Third, individual Christian behaviour. Paul the puritan comes to the fore in these six chapters, again reflecting perhaps his limited horizons as he sits in his prison cell. He is fiercely moral in his expectation of how Christians should live, as ‘children of the light – for the fruit of the light is found in all that is good and right and true.’ As opposed to what he calls ‘unfruitful works of darkness’. So – don’t get drunk, for that is debauchery; don’t be foolish (he would have been appalled at the mak average programme on TV designed for triviality and titillation, as I am ); put away all bitterness, wrath, anger, wrangling and slander and be kind to one another. Obscene, silly and vulgar talk is entirely out of place, he says. He warns against greediness which he sees as a form of idolatry, a timely condemnation for us of the astonishing and insatiable greed of certain bankers for whom clearly money (our money often) has become a plaything and a god. Instead we are to be imitators of God as beloved children, living in love as Christ loved us.
It’s when Paul gets on to family relationships that we become aware of the years that divide us from him. The husband is the head of the wife as Christ is head of the Church, but they are to be loved, the two becoming one flesh, a brave statement against the customs of his day and one that still has to be remembered in our day. Children are to obey their parents, and slaves (ouch!) are to obey their earthly masters with enthusiasm and masters mustn’t threaten them.: knowing that both have the same master in heaven. Whilst it’s true that slaves in that age were often members of the wider family and treated as such, we have learned that no one has the right to rob another of their liberty. And Christians have eventually been foremost in arguing for that belief.
A sectarian is someone whose belief takes them away from society and lands them in a small self-interested group which by choice exists alongside rather than with the rest of the world. (Back to the bankers and into all the religious weirdoes who listen to no one but each other). Despite his high doctrine of what the Church should be like, Paul is less of a sectarian than we might imagine. He was, for example proud of his Roman citizenship and whatever the failings of that imperial nation, he recognised its global reach and the rough justice by which its subjects were governed. Paul is in Rome because he demands that– as a Roman –his trial should take place there. It was precisely against Jewish sectarianism that Paul argued for the right of everyone to hear the gospel and be changed by the generous and gracious love of God.
From the Father, says Paul, every family in heaven or on earth takes its name. ‘We must speak the truth to our neighbours’, he says, ‘for we are members of one another’. One of the three churches I was responsible for in the 1980’s was a small community church in the Borough of Newham, surrounded by low rise flats.( And its still there!). We had a morning and then an afternoon service, when only three or four of us, sitting in a circle, were the congregation.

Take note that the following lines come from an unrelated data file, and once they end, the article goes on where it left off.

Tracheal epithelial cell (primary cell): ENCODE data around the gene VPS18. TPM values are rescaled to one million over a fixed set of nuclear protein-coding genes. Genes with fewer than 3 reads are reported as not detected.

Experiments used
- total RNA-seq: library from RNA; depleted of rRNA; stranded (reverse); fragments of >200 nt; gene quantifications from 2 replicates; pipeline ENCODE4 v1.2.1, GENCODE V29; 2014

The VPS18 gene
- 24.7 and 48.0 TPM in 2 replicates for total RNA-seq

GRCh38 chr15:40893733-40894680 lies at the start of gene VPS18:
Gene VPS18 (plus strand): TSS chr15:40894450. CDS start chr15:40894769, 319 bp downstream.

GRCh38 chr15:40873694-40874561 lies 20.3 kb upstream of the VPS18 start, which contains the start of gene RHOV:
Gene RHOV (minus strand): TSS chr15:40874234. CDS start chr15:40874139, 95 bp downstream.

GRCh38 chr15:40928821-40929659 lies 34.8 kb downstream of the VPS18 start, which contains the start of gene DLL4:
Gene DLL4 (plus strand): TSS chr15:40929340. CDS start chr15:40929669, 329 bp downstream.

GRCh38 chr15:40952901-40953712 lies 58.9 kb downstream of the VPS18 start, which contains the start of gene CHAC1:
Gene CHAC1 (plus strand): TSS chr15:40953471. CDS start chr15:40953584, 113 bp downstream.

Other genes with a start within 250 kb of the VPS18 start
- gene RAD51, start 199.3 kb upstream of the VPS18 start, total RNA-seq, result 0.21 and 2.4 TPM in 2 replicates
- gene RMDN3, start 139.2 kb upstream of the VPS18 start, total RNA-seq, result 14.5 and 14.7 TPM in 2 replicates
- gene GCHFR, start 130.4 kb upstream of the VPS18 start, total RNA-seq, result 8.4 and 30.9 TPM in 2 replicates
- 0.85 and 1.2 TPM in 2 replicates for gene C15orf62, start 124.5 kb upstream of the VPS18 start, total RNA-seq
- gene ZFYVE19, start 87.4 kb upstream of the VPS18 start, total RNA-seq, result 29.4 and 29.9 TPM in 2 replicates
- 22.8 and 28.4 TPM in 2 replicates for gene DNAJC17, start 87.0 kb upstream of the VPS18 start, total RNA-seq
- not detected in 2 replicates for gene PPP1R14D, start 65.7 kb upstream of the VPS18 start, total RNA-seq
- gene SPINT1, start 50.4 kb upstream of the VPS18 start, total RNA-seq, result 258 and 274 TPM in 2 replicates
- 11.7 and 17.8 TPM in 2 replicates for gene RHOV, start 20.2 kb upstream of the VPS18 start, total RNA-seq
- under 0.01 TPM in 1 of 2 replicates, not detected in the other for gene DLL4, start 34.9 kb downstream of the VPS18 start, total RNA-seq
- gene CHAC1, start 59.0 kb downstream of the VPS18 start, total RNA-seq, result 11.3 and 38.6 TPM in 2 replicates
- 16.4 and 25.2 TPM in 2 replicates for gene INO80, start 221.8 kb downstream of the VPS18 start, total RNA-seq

I was doing the equivalent of preaching one Sunday afternoon and said we must love our neighbours. ‘You should meet my neighbour’ said Doris, and gave us a long spiel on what she was suffering from the woman in the flat above her. And it was terrible. Well, it’s like that. Unless we are extremely saintly, we don’t instinctively love the funny people around us. And yet, they – even the really nasty and totally irresponsible ones who live as if no one else mattered – are part of the human family. Paul, the strict moralist, still accepts that the saints and sinners, kind and cruel, gentle and violent people are all and equally part of a broken unity, but one which has the potential to be made whole.
I have hardly done the beginning of justice to the six chapters of Paul’s deeply thoughtful letter, but trying to do so raises the question of how we read the bible. The words of scripture and our reading and reflection on them can be – should be -two different things. The biblical tradition is where we meet each other as Christians in fellowship and at worship. Without that binding of lives in common belief, we would just be a load of individuals paddling our own canoes and looking around sometimes to check that other boats are moving roughly in the same direction as we are. The bible’s varied writings gathered over many years, is our book of reference. But belief without reflection can be little more than a habit we have grown accustomed to. So read it, a little of which we have done this morning, but read it as yourself in the day in which you live, and with a devoted but critical eye. Thank God for St Paul. But you are not him, and each of us as ourselves and within a Christian community, have to find our own way. The Bible is not an excuse to ignore our intelligence, but a profound way to enrich it.